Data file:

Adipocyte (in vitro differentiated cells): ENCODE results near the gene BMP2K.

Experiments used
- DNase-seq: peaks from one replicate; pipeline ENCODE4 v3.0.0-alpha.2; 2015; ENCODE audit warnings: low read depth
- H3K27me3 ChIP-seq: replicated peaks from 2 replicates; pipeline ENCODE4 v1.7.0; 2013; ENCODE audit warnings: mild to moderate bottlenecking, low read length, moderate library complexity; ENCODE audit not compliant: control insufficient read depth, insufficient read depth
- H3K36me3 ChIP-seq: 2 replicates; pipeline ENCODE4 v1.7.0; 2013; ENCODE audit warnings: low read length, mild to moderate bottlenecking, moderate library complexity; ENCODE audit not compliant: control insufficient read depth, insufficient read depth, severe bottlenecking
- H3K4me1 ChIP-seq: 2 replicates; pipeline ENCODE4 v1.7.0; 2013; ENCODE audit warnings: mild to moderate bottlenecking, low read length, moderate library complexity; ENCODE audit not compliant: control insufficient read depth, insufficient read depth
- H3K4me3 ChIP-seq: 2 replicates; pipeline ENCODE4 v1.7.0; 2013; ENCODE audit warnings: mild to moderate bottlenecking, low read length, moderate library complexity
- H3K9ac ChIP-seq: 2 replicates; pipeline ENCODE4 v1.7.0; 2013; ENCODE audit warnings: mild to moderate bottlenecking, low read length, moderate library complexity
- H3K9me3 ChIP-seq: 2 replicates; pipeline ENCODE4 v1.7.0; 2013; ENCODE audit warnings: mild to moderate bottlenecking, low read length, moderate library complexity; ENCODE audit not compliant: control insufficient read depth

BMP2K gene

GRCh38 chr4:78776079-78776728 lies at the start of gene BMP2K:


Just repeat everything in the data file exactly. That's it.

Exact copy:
Adipocyte (in vitro differentiated cells): ENCODE results near the gene BMP2K.

Experiments used
- DNase-seq: peaks from one replicate; pipeline ENCODE4 v3.0.0-alpha.2; 2015; ENCODE audit warnings: low read depth
- H3K27me3 ChIP-seq: replicated peaks from 2 replicates; pipeline ENCODE4 v1.7.0; 2013; ENCODE audit warnings: mild to moderate bottlenecking, low read length, moderate library complexity; ENCODE audit not compliant: control insufficient read depth, insufficient read depth
- H3K36me3 ChIP-seq: 2 replicates; pipeline ENCODE4 v1.7.0; 2013; ENCODE audit warnings: low read length, mild to moderate bottlenecking, moderate library complexity; ENCODE audit not compliant: control insufficient read depth, insufficient read depth, severe bottlenecking
- H3K4me1 ChIP-seq: 2 replicates; pipeline ENCODE4 v1.7.0; 2013; ENCODE audit warnings: mild to moderate bottlenecking, low read length, moderate library complexity; ENCODE audit not compliant: control insufficient read depth, insufficient read depth
- H3K4me3 ChIP-seq: 2 replicates; pipeline ENCODE4 v1.7.0; 2013; ENCODE audit warnings: mild to moderate bottlenecking, low read length, moderate library complexity
- H3K9ac ChIP-seq: 2 replicates; pipeline ENCODE4 v1.7.0; 2013; ENCODE audit warnings: mild to moderate bottlenecking, low read length, moderate library complexity
- H3K9me3 ChIP-seq: 2 replicates; pipeline ENCODE4 v1.7.0; 2013; ENCODE audit warnings: mild to moderate bottlenecking, low read length, moderate library complexity; ENCODE audit not compliant: control insufficient read depth

BMP2K gene

GRCh38 chr4:78776079-78776728 lies at the start of gene BMP2K: